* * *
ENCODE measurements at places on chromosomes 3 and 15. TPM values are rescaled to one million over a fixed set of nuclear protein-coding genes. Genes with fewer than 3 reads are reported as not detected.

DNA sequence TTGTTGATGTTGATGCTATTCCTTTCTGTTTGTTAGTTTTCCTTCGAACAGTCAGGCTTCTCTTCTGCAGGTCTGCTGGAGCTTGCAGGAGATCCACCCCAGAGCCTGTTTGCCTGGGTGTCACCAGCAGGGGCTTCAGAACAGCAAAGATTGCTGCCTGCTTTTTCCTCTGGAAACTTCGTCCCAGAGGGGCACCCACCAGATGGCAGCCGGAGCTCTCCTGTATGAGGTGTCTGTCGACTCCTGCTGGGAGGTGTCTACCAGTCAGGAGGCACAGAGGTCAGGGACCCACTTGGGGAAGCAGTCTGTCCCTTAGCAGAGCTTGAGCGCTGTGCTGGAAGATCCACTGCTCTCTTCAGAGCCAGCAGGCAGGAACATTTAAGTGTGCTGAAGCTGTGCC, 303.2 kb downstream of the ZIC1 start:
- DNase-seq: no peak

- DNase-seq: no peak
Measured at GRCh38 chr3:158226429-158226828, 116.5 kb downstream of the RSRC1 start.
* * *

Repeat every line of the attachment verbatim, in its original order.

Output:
ENCODE measurements at places on chromosomes 3 and 15. TPM values are rescaled to one million over a fixed set of nuclear protein-coding genes. Genes with fewer than 3 reads are reported as not detected.

DNA sequence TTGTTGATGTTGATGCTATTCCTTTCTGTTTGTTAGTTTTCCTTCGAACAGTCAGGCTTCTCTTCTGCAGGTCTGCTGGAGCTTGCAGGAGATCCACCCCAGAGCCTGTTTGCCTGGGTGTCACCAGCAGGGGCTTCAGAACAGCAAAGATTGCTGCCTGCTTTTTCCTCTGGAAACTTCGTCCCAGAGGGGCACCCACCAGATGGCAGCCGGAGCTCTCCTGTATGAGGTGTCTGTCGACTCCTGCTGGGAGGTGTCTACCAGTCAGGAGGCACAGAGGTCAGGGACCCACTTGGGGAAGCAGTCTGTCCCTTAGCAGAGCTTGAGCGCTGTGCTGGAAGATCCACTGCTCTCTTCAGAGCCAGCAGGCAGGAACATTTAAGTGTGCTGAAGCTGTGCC, 303.2 kb downstream of the ZIC1 start:
- DNase-seq: no peak

- DNase-seq: no peak
Measured at GRCh38 chr3:158226429-158226828, 116.5 kb downstream of the RSRC1 start.